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For those of you keeping score at home, trying to make sense of things, this is what this means:
Just months after the horrors of Sept. 11 — well before our military invasion of Iraq, before the high-value terrorist suspects were captured, before torture could have been used on those suspects, before torture could possibly have been a last-ditch way to extract information from those suspects — the Bush administration, in the anguished hair-on-fire days after the worst attack on American soil, had already begun to build a rationale for torture as part of the American arsenal.
This puts the lie to the notion that the notorious abuses at Abu Ghraib prison that seared the conscience of the world were the work of a few bad military actors, a handful of soldiers with a mean streak and blood in their eyes, avenging 9/11.
This puts the lie to the notion that Khalid Sheikh Mohammed and Abu Zubaydah were subject to waterboarding only when CIA and military personnel were at their teeth-gnashing wit’s end to extract intelligence.
Torture was in the cards as a weapon for the Bush White House well before the bombs started falling in March 2003, before Mohammed or Zubaydah were captured. The plans for that shock & awe by invasion were long preceded by plans to induce shock and the fear of death by drowning — one of the methods of torturing prisoners the Bush White House quietly embraced in the name of national security, and in violation of the Uniform Code of Military Justice, the United Nations Convention Against Torture, Common Article 3 of the 1949 Geneva Conventions, and the basic decency that binds us together as human beings.
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The unraveling of that great lie takes place in the midst of the overwhelming opinion of analysts, psychiatrists and intelligence-gathering experts that torture almost always fails to elicit the results intended.
Mohammed was waterboarded 183 times; Zubaydah 83 times. You don’t have to be an intel specialist to see the unpromising inverse proportionality of such a practice; it’s the law of diminishing returns according to Gitmo: the more one tortures, the less likely the torturer gets anything meaningful — or even anything real.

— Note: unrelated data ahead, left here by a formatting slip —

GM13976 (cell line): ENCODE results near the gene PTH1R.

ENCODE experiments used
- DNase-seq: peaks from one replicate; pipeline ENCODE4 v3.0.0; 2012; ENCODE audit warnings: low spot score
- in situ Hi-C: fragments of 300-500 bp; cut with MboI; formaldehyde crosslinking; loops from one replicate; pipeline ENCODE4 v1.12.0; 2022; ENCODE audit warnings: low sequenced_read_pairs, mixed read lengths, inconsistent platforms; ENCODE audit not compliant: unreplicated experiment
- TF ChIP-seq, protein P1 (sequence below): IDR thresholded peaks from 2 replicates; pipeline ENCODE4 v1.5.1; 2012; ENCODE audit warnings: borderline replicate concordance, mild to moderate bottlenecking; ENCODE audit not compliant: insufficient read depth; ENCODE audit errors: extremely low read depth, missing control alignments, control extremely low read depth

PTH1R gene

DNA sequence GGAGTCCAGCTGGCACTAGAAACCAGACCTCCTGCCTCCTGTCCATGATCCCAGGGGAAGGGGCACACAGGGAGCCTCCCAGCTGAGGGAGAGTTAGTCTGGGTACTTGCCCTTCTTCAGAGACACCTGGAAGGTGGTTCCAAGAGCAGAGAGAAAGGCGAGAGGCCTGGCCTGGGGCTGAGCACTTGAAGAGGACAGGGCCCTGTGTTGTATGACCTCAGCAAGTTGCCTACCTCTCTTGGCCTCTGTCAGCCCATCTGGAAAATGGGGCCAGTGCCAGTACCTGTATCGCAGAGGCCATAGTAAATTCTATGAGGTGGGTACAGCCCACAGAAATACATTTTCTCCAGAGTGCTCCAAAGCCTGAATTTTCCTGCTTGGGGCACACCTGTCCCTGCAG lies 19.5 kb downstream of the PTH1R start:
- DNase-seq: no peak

“The reliability and accuracy of this information is in doubt” if it’s obtained through “physical or psychological duress,” the JPRA warned in July 2002. “In other words, a subject in extreme pain may provide an answer, any answer, or many answers in order to get the pain to stop.”
It’s of course anyone’s guess as to how far back this evolving reverse chronology of Bush-era torture techniques really goes. Vice President Dick Cheney’s been on board with the practice since at least October 2006. “It's a no-brainer for me,” he said on a conservative talk radio program from Fargo N.D., “but for a while there, I was criticized as being the vice president 'for torture.’”
Watergate, among any other celebrated political scandals, showed us how such flagrant excesses of constitutional authority are never spasmodic exercises in freelancing; they’re really planned, systematic strategeries devised by the guy in the grey suit who looks out the window all day. The fish stinks from the head down.
As the Senate committee report reverberates around Washington, as dominoes fall and smart, hungry journalists fill in the gaps, the former Vice President for Torture and the figures in the administration he once worked for will find there's no reverse-engineering of the history that reveals itself one document, one backtrack, one revelation at a time. A clock that runs backwards can tell time very well.
Image credits: Waterboarded man: Still from Amnesty International video. William Haynes: Public domain. Shiffrin and Baumgartner: Chip Somodevilla/Getty Images. Fair use rationale: Subjects figure in matters of national policy. Bush and advisers, New York skyline on Sept. 11: Public domain. Khalid Sheikh Mohammed: Public domain.